In an email to CTV News, Adrien Blanchard, press secretary to Foreign Affairs Minister Melanie Joly said that Trudeau “announced Canada’s intention” to issue these sanctions, pledging more details “in due course.” 

Joly, as well as MPs from all parties, have spoken out about the escalating tensions and use of force against civilians in Iran, with the House of Commons unanimously passing a motion last week offering “solidarity to the women of Iran who are fighting for their rights and freedoms.”

With files from CTV News’ Michael Lee 

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Maine power workers cross border without incident to help in Nova Scotia

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OTTAWA — Nova Scotia Power says there were no issues delaying American power crews from crossing the border to help repair the electrical grid from the devastation of hurricane Fiona.

On Sunday, the utility company and Nova Scotia Premier Tim Houston had both said an issue related to the controversial ArriveCan app was delaying power crews from crossing into Canada.

Health Minister Jean-Yves Duclos said this morning that the order making the app mandatory and requiring that foreign citizens be vaccinated to come to Canada will expire on Friday.

Power crews helping to restore electricity are considered essential workers and are exempt from the border measures.

In a new statement Monday afternoon, Nova Scotia Power spokeswoman Jacqueline Foster says there was some confusion about the app but it is now confirmed there were no problems.

Versant Power says 15 line workers and two mechanics left Bangor, Maine, for Canada early Monday morning without issue, and Central Maine Power reports more than a dozen two-person crews and 10 support workers crossed the border without incident at around 7 a.m. Monday.

“We now know there were not any issues with ArriveCan,” said Foster. “Our contractor crews have made their way over the border and we are grateful to have them as part of our restoration efforts here in Nova Scotia.”

The Canada Border Services Agency reported that it cleared 19 power trucks at the Third Bridge border crossing in St. Stephen, N.B., just after 7 a.m. Monday. The CBSA said the average processing time was between 30 and 60 seconds per vehicle.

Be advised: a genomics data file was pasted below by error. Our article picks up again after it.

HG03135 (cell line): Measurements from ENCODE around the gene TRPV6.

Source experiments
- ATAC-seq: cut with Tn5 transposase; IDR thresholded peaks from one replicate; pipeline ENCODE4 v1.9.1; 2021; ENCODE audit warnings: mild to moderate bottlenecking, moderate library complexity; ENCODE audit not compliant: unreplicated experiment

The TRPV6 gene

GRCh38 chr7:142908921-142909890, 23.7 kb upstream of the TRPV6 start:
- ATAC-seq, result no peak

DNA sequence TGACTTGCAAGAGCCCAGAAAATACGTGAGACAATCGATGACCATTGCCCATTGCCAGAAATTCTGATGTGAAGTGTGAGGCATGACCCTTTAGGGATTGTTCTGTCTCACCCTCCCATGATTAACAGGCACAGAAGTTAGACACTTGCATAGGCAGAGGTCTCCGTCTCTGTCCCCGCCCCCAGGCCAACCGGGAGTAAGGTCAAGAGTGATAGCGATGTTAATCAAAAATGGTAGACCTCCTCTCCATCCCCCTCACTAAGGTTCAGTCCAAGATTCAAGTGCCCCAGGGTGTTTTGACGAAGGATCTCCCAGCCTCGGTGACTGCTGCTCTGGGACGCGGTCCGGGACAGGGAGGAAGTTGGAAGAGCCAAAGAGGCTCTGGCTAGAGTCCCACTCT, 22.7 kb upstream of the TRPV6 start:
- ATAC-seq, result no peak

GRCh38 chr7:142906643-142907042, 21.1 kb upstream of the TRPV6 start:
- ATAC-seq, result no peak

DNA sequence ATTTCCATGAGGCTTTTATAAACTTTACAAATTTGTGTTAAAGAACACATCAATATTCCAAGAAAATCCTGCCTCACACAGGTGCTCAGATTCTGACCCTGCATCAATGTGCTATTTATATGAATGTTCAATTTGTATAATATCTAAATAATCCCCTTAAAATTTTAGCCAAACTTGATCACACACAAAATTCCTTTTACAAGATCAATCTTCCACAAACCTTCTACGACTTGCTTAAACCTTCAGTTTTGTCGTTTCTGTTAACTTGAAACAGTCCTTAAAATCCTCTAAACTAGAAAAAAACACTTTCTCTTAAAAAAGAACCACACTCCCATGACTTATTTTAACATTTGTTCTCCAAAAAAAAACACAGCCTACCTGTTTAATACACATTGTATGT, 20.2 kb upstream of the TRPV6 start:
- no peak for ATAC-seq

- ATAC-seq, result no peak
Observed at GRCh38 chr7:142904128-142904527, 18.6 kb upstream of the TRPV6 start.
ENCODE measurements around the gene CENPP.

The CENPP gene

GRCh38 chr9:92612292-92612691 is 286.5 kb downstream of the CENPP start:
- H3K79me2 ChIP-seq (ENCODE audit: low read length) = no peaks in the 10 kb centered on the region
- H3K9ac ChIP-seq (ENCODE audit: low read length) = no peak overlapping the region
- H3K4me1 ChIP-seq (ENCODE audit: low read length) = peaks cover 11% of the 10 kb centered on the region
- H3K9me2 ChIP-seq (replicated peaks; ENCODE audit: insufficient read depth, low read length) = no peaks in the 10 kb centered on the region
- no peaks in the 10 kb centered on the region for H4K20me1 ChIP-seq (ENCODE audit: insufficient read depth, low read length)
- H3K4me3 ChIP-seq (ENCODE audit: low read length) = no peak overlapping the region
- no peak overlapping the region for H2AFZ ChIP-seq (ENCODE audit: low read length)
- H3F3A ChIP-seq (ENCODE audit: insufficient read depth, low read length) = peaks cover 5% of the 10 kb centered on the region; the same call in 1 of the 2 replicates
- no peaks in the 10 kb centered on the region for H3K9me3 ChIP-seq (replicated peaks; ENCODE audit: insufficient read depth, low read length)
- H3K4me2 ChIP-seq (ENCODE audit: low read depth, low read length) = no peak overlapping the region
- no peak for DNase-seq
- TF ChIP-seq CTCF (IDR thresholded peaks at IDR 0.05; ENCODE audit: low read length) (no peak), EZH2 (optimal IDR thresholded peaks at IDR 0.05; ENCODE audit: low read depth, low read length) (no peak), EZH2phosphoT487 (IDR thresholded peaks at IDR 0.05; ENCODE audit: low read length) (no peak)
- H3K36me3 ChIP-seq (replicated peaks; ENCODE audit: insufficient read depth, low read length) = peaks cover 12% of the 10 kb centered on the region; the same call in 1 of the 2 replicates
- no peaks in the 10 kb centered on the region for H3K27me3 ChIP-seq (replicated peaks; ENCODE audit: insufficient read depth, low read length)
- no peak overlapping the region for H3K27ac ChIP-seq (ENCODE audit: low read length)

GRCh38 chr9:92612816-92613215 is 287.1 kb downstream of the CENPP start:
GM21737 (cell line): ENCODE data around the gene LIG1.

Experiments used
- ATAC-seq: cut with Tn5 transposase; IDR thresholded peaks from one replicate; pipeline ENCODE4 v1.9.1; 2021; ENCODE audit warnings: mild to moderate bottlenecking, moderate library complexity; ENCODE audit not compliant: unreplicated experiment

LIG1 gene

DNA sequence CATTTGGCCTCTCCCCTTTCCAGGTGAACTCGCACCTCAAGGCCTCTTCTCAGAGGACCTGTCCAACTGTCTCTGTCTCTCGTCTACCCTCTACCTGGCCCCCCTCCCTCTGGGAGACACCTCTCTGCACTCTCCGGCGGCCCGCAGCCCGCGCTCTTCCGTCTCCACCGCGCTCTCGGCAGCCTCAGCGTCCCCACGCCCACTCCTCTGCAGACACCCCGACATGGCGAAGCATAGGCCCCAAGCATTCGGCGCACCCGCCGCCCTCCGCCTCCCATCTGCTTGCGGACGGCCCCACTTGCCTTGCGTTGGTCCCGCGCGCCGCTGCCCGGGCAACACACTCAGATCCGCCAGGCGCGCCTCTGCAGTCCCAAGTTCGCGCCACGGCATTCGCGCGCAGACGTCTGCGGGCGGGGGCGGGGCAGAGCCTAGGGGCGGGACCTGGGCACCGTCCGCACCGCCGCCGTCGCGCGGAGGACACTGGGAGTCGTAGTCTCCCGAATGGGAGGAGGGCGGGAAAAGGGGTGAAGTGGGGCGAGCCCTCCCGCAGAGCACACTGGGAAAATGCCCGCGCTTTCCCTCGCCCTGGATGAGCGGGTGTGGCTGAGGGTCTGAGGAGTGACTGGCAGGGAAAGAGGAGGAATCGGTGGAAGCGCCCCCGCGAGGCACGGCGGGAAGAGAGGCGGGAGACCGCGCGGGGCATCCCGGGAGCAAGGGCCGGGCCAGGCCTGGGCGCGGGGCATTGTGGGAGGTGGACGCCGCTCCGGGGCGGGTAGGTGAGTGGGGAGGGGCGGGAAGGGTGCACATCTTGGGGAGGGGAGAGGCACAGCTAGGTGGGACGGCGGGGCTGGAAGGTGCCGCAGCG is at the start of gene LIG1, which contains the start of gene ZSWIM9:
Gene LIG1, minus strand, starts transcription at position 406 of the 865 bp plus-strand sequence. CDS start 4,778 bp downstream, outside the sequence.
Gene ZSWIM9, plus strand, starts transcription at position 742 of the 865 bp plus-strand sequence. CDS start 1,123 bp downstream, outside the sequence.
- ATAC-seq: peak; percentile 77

The ArriveCan app has been fodder for heated political debates for months and Conservatives have repeatedly demanded that the government shut it down.

During question period on Monday, Conservative Leader Pierre Poilievre cited the allegations that ArriveCan delayed power crews to demand that the app be scrapped ahead of schedule.

He asked, “Will the prime minister suspend the ArriveCan app today, not Saturday, so that no more holdups happen at the border for those who are trying to help those in desperate need?”

Trudeau said he can “confirm that there were no delays at any border because of ArriveCan or otherwise.”

The utility company had said Sunday that crews were physically stuck at the border, but confirmed a few hours after question period on Monday that this had never been the case.

Foster suggested the error was a result of “confusion” after a concern arose Friday — before the storm actually hit — that crews from Maine might not be able to cross the border because of ArriveCan.

No New Brunswick border crossings reported issues over the weekend.

This report by The Canadian Press was first published Sept. 26, 2022.

 

Mia Rabson, The Canadian Press

 

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Former top civil servant, medical association president appointed as senators

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OTTAWA — Ian Shugart, a longtime bureaucrat and the country’s top civil servant during the first part of the COVID-19 pandemic, has been tapped for a seat in the Senate.

Dr. Gigi Osler, a Winnipeg surgeon, University of Manitoba professor and president of the Federation of Medical Women in Canada, is also set to become a senator.

Prime Minister Justin Trudeau announced the picks today after the two were recommended to him by the independent advisory board for appointments to the upper chamber.

Shugart, who will represent Ontario, stepped down as the clerk of the Privy Council in early 2021 to undergo cancer treatments and formally retired in May after a long public service career.

Trudeau also appointed him to the King’s Privy Council today, adding his name to a list that includes past and present cabinet ministers and people “honoured for their contributions to Canada,” according to the Prime Minister’s Office.

Osler, who will represent Manitoba, became the first female surgeon and the first racialized woman to hold the presidency at the Canadian Medical Association in 2018.

This report by The Canadian Press was first published Sept. 26, 2022.

 

The Canadian Press